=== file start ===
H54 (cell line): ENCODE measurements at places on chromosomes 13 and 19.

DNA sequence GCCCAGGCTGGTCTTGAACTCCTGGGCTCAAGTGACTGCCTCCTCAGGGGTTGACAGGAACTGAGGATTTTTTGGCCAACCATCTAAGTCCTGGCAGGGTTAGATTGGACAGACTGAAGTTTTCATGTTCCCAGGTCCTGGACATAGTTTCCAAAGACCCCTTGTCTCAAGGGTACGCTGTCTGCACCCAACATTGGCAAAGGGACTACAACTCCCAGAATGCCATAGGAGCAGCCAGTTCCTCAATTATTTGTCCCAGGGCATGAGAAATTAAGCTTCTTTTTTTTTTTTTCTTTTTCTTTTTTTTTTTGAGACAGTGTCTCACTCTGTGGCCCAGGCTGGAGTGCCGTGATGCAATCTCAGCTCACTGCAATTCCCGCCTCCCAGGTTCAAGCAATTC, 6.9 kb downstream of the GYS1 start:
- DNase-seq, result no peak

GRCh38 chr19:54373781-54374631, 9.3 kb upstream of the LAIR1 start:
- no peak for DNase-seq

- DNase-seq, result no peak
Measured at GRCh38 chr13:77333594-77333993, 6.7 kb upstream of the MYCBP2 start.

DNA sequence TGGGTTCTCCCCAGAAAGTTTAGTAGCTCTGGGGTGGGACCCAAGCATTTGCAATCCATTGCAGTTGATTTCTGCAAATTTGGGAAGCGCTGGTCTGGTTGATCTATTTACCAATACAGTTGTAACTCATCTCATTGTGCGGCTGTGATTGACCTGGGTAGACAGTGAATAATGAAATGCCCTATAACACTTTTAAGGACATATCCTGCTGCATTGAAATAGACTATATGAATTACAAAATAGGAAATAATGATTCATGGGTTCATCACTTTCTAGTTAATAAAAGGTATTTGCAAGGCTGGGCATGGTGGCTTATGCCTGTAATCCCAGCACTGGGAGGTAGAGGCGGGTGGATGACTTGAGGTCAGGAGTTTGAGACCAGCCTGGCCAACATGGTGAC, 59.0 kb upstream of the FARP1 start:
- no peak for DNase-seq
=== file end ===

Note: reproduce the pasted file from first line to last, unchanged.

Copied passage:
H54 (cell line): ENCODE measurements at places on chromosomes 13 and 19.

DNA sequence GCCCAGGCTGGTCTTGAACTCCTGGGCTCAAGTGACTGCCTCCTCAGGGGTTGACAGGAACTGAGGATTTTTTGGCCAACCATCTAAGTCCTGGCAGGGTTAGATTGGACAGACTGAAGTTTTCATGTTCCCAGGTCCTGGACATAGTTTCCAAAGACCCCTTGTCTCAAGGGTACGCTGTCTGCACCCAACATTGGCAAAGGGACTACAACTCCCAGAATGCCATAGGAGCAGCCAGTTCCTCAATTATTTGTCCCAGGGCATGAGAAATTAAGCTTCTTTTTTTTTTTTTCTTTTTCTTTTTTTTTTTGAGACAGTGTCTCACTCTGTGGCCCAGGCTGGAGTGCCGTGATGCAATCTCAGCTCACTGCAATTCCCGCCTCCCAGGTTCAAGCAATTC, 6.9 kb downstream of the GYS1 start:
- DNase-seq, result no peak

GRCh38 chr19:54373781-54374631, 9.3 kb upstream of the LAIR1 start:
- no peak for DNase-seq

- DNase-seq, result no peak
Measured at GRCh38 chr13:77333594-77333993, 6.7 kb upstream of the MYCBP2 start.

DNA sequence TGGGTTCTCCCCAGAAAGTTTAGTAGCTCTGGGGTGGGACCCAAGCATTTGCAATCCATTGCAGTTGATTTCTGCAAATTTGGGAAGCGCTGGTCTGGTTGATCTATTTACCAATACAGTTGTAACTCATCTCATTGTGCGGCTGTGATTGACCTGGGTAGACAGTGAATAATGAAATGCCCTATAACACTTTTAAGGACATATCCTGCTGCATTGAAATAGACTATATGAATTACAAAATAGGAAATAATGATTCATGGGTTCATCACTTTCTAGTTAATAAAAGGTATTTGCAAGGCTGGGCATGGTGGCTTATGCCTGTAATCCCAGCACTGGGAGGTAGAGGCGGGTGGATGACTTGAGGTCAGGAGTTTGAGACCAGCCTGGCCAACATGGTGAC, 59.0 kb upstream of the FARP1 start:
- no peak for DNase-seq